07 Jul There Are No Secular Arab Countries
There Are No Secular Arab Countries
You spoke at my school today and you were really interesting. There wasn’t enough time for me to ask my question. My question is: what did you mean when you said that there are no secular countries in the Arab world?
I hope that’s a good interesting? How did you find this tumblr, by the way? Anyways, to your question:
The reason why I said there are no secular countries in the Arab world is simple, secularism is defined as the separation of “Church” and State. I think even when I give that definition, people do not exactly understand what that exactly entails.
In more specific terms, that is where governmental institutions and bodies (Presidents, legislatures, judiciaries) do not have control over the structures, practices, or finances of religious organizations.
In plain English, that means, that the government and religious organizations are not intertwined. This is primarily problematic when the government controls religion, rarely does religion control the government, but it obviously can happen.
Today we were speaking specifically about Egypt, and in Egypt, the most important religious organization is Al-Azhar, which is the most important Islamic University in the world. The Sheikh of Al-Azhar is essentially the “leader” of Sunni Islam, and his importance should not be underestimated. Al-Azhar’s curriculum is mostly free from governmental intervention, but it’s endowments (it’s money) is completely controlled by the government.
To make matters worse, for the vast majority of Al-Azhar’s history, it’s Grand Sheikh was always elected by his peers. Under Gamal Abdel Nasser, this was changed to a governmental appointment and has continued ever since.
So, the governmental controls who Al-Azhar’s leader is, and they have complete control over their financial situation. That’s terrible, don’t you think?
The reason I said that no country in the Arab world is secular, is because nearly all Arab countries (I think Lebanon is the exception) ultimately control religion to a degree that is unacceptable, and that is why I find people’s characterization of countries like Tunisia of being “secular” to be actually hilarious.
In Tunisia, the Grand Mufti is appointed by the government. Mosques must be closed unless for prayers or other religious functions (historical Mosques are kept open for tourists). Once a new Mosque is built, it becomes the property of the government. The restrictions upon women wearing Hijab in governmental facilities and offices is ridiculous (this should change with the new government), but the fact that the government controls the main Islamic University (University of Ez-Zitouna) is also problematic.
The point of all this is that, when people say they are afraid of Tunisia or Egypt becoming less “secular” I laugh, because, how much worse could things get? The countries are not actually secular to begin with! So what are they really talking about?
It becomes clear that what they associate with “secular” they are simply associating with what is “Western.” Which is unfortunate. What is even worse is that they clearly don’t realize that in classical Islamic history, the religious institutions were ALWAYS separate from the governmental ones.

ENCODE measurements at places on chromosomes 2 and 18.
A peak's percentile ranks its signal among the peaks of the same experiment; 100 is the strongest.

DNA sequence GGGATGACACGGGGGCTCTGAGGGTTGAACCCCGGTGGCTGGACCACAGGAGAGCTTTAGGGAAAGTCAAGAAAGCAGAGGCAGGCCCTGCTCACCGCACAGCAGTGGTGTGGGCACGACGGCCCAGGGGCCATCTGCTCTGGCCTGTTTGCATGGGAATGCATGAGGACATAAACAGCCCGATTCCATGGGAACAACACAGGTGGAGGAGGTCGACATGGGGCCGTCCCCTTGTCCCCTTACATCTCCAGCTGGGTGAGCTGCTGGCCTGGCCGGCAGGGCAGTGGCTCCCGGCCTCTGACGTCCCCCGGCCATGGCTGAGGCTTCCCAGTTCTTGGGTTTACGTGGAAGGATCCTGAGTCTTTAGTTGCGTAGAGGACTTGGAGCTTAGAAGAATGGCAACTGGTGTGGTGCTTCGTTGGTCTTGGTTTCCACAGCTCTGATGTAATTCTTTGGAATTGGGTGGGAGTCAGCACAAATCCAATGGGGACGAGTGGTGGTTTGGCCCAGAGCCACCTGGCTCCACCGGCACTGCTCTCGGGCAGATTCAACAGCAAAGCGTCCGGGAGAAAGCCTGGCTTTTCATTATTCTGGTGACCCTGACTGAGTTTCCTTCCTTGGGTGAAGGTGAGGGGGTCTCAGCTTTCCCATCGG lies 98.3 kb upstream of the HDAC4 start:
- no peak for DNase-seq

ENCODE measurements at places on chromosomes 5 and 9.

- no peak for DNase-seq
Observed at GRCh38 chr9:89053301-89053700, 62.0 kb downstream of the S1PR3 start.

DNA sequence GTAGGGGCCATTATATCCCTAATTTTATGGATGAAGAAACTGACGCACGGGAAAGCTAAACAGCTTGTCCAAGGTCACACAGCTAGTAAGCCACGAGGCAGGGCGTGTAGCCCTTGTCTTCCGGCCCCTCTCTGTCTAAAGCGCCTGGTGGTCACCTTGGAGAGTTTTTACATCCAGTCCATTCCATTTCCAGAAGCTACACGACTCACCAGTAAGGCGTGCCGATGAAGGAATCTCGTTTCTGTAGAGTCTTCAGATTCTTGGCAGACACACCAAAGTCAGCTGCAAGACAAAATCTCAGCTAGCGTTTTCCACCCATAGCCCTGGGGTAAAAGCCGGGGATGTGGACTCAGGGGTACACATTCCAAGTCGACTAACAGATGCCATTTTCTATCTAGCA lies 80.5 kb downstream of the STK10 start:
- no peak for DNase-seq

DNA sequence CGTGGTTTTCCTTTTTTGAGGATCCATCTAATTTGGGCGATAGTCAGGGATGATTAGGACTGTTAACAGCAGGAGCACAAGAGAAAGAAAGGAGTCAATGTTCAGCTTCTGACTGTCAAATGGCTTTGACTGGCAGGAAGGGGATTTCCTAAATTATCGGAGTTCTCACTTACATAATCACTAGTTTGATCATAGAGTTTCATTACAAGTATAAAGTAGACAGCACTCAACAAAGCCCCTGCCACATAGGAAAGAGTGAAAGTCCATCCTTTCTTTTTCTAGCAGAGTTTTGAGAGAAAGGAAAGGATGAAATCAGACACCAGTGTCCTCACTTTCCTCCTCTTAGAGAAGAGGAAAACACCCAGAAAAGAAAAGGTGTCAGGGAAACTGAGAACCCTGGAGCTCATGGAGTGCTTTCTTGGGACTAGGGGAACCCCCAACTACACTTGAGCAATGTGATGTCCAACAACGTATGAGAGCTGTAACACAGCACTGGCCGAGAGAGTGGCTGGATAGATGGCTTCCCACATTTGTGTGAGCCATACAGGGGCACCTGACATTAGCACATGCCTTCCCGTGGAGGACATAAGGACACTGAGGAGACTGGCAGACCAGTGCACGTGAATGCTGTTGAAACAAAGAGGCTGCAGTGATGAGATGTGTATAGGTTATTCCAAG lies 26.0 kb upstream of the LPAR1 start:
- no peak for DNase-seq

I know what you’re saying, “Uh, Osama, isn’t Islam famous for not separating the two?” Yes, Islam is “famous” for this, but the reality is that, historically speaking, Islamic institutions were always separate from the government and this was how Islam separated institutions, I cannot stress that enough, the separation was on and institutional level.
The legal codes of these polities were derived from Shariah, but the institutions which produced Shariah rulings, which trained the people who produced Shariah rulings, were independent from the leader, whether that be the Sultan or the Khalifa (Caliph). These are the people we call “scholars,” known variously as Sheikhs, Imams, what have you. The title Qadi is simply a judge, a “referee” type of Sheikh to officiate cases. The title “Mufti” is an administrative position.
So really, when we call the Ulama, the “scholars” we are actually making them something they weren’t. The translation of Ulama into “jurist” is far more accurate. These guys (and many times, women) were the equivalent to the lawyers of our society (in America, at least). They were high-status, they were educated in institutions that were not controlled by the state, and they functioned both as part of the governmental system but independent of it.
The majority of the people Muslims think of as “scholars” were indeed “scholars,” but that was not their primary job. They were jurists, first-and-foremost, and were used by the government, as per their profession, to staff the judicial system that their specialty (Islamic law) was structured upon.
That was how they would be able to make money, plain and simple, otherwise, if they were just “scholars” they would have to depend on other ways to make their money. They would most commonly use their ability to write to copy books, since there was no printing press, this was the only way that you could have multiple copies of something. People would pay for journeys by copying entire works, and the famous works we have today were simply the works that were copied the most.
Back to the point:
So, in Islam you technically had “secular” institutional structures but you had people we think of as “religious scholars” (but were actually more like lawyers) as the people who would staff the judicial system and ensure that the court systems were just and fair.
I’m going to stop there, as I hope that explains my reasoning behind what I said. If someone has more questions about Islamic institutional structures, I’d be more than happy to answer them.
Insha Allah I hope you found this helpful and please don’t hesitate to ask me more questions.
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